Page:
One could interpret the stranger’s behaviour as representing the evils of humanity – someone whose prime concern is to corrupt the boy – but the character isn’t so much evil as disruptive. He’s a troublemaker, a devil, a trickster, a witch.
The stranger sides with the little boy, forcing the mother out of her complacency. The stranger is an adult who is fully engaged with his imagination, taking away the censorship of the ‘proper’ adult world. Conventions are overturned.
‘The Witch’ exposes adult hypocrisy. It recognises children as human beings and not romanticised visions of innocence. Instead, the boy is simultaneously innocent and savage (also reflected in Jackson’s biographical book about her life with four children, aptly titled Life Among the Savages, a humorous look at the trials of parenthood).
The story is akin to a fairytale; an amoral trickster-like character disrupts the protagonist’s life, prompting a profound change. However, Jackson arrests the fairytale outcome – the mother sinks back into the security of the ordinary, and the boy simply goes back to daydreaming and sucking on a lollipop.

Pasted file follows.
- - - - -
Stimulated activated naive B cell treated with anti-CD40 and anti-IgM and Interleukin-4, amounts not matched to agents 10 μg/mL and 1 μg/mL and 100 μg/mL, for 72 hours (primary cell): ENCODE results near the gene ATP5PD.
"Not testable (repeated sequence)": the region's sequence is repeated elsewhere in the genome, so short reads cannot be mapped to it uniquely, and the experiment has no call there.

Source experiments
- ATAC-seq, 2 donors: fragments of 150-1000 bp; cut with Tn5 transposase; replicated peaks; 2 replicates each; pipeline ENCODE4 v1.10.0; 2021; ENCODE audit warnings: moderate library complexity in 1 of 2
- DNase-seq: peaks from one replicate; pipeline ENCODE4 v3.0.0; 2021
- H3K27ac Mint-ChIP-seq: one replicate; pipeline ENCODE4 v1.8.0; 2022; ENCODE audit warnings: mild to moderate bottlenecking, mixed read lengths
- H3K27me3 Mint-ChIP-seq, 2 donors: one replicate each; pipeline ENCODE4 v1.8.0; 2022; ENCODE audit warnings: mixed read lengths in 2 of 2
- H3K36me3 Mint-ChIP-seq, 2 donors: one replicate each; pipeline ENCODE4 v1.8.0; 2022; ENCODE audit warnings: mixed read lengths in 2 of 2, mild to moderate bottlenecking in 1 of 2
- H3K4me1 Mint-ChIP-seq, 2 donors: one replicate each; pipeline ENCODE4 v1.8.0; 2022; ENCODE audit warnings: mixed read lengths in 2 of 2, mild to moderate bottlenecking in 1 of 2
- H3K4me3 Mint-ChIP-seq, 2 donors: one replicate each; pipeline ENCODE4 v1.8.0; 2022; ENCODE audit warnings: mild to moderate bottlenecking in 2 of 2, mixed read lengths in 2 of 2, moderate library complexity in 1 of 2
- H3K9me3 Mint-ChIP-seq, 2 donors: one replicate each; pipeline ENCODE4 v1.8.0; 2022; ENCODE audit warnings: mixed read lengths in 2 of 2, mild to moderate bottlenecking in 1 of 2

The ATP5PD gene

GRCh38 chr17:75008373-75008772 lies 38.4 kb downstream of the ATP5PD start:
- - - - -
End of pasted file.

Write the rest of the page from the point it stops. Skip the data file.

Writers are disruptors, and Jackson certainly so. Many of her stories are about lonely people who are out of kilter with traditional conventions. What do we think of when we hear the word ‘witch’? We think of someone dark and evil, someone to be feared. We think of witch trials, of ordinary communities turning on innocent people (often women). It is at this point we return to the parallel with ‘The Lottery’ – the potential evil here isn’t the old man. It’s us. The reader. The ordinary person in an ordinary community.
Jackson leaves us feeling unsettled. She imbues the ordinary with unease and dread, and punctures the security of a commonplace experience with violence, or, at least, the risk of violence. Her stories show us that danger isn’t elsewhere, it isn’t with the strangers and witches. It’s here, in the domestic, in the ordinary, in the people around us.